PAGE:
Professor Van Heuvelen – Development of Bio-Inspired, Environmentally Friendly Catalysts

Developing Bio-Inspired Catalysts

Metalloenzymes found in biological systems catalyze a remarkable range of reactions with impressive efficiency and selectivity, and these reactions occur under benign conditions using earth-abundant materials. The Van Heuvelen lab draws inspiration from nature to develop new, environmentally friendly catalysts for important reactions.

We are currently studying the dechlorination of carcinogenic pollutants perchloroethylene and trichloroethylene. Metalloenzymes containing cobalt or nickel have been shown to remediate these pollutants. We synthesize small molecular mimics of metalloenzyme active sites and evaluate their reactivity. Insights into the fundamental chemistry that governs these reactions will be used to improve our catalyst design. We also study our compounds using computational methods.

Students interested in this work are encouraged to contact Prof. Van Heuvelen at to talk about opportunities in the lab this summer.

Opportunities for Students:

  • Computational Chemistry: Calculate geometric and electronic structure of nickel and cobalt compounds and investigate possible reaction pathways

All summer research in the Van Heuvelen lab will be remote in summer 2021

Professor Van Ryswyk – Low-Cost Photovoltaics for Solar Energy Conversion

We do fundamental materials chemistry research on photovoltaics, materials that convert sunlight to electricity, aiming to improve the efficiency of cells constructed from low-cost materials that can be applied to large-area surfaces. Current projects include:

Construction and testing of photovoltaics

  • dye-sensitized solar cells incorporating zinc oxide nanotube and nanosheet photoanodes;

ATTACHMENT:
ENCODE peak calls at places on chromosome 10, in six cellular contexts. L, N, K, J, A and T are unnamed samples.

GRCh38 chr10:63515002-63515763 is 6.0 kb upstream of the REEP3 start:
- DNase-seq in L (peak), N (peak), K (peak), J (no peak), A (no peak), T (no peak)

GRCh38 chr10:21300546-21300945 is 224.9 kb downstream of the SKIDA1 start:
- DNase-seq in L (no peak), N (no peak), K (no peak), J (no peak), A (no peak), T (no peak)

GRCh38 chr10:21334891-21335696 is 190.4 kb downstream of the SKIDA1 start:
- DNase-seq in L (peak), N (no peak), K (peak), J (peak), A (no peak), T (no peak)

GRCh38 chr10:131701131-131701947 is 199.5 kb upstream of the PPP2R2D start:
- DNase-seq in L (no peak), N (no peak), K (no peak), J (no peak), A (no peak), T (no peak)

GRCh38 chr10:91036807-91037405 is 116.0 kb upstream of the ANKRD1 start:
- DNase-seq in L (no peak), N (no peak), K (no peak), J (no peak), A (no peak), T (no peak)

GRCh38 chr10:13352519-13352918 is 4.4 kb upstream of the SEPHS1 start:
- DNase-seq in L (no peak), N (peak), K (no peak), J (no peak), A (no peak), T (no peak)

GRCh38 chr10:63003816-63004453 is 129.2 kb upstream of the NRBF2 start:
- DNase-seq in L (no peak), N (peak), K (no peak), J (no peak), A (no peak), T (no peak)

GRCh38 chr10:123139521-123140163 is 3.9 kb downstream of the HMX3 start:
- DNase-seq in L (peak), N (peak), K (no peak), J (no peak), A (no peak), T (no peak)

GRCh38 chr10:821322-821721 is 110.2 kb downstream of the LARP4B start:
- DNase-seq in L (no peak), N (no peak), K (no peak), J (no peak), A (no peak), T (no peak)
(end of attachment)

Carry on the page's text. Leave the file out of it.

• heterojunction cells produced by spraying or printing colloidal suspensions of quantum dots; and
  • quantum dot synthesis and surface chemistry.

Measuring quantum dot size with pulsed field gradient NMR

With respect to the first project, there is a wide array of activities in our lab, including solid-state synthesis, cell construction, and materials characterization. We use tools as diverse as absorption and fluorescence spectroscopy, scanning electron microscopy, atomic force microscopy, current-voltage curve analysis, and various forms of impedance spectroscopy to characterize our devices.

With respect to the second project, quantum dots are zero-dimensional semiconductors used in photovoltaics, displays, and medical treatment and imaging. Pulsed field gradient nuclear magnetic resonance (PFG-NMR) is a powerful technique closely related to magnetic resonance imaging (MRI) for measuring diffusion coefficients in solution.  These diffusion coefficients are used to calculate hydrodynamic radii which are compared to core radii obtained from optical absorbance sizing curves and light scattering experiments, providing insight into the structure of quantum dots in colloidal suspension and the nature of the information provided by pulsed field gradient NMR.  This project involves quantum dot synthesis and measurement of quantum dot sizes via PRG NMR, optical absorbance, and light scattering.

For additional information, email Prof. Van Ryswyk at

Professor Vosburg – Green Organic Synthesis

We are developing eco-friendly reactions to rapidly prepare complex molecules (many of which have never been synthesized) with potential medical and optical applications. We aim to prepare these compounds in 1-3 steps with minimal waste, and selected products will be submitted to collaborators for antibiotic screening and/or tested for fluorescent properties. We are also starting a new project developing a new, green acylation method in collaboration with an industrial partner. Student researchers will gain experience performing reactions, purifying products, and analyzing compounds by thin-layer chromatography, mass spectrometry, and IR and NMR spectroscopy.

For additional information, email Prof. Vosburg at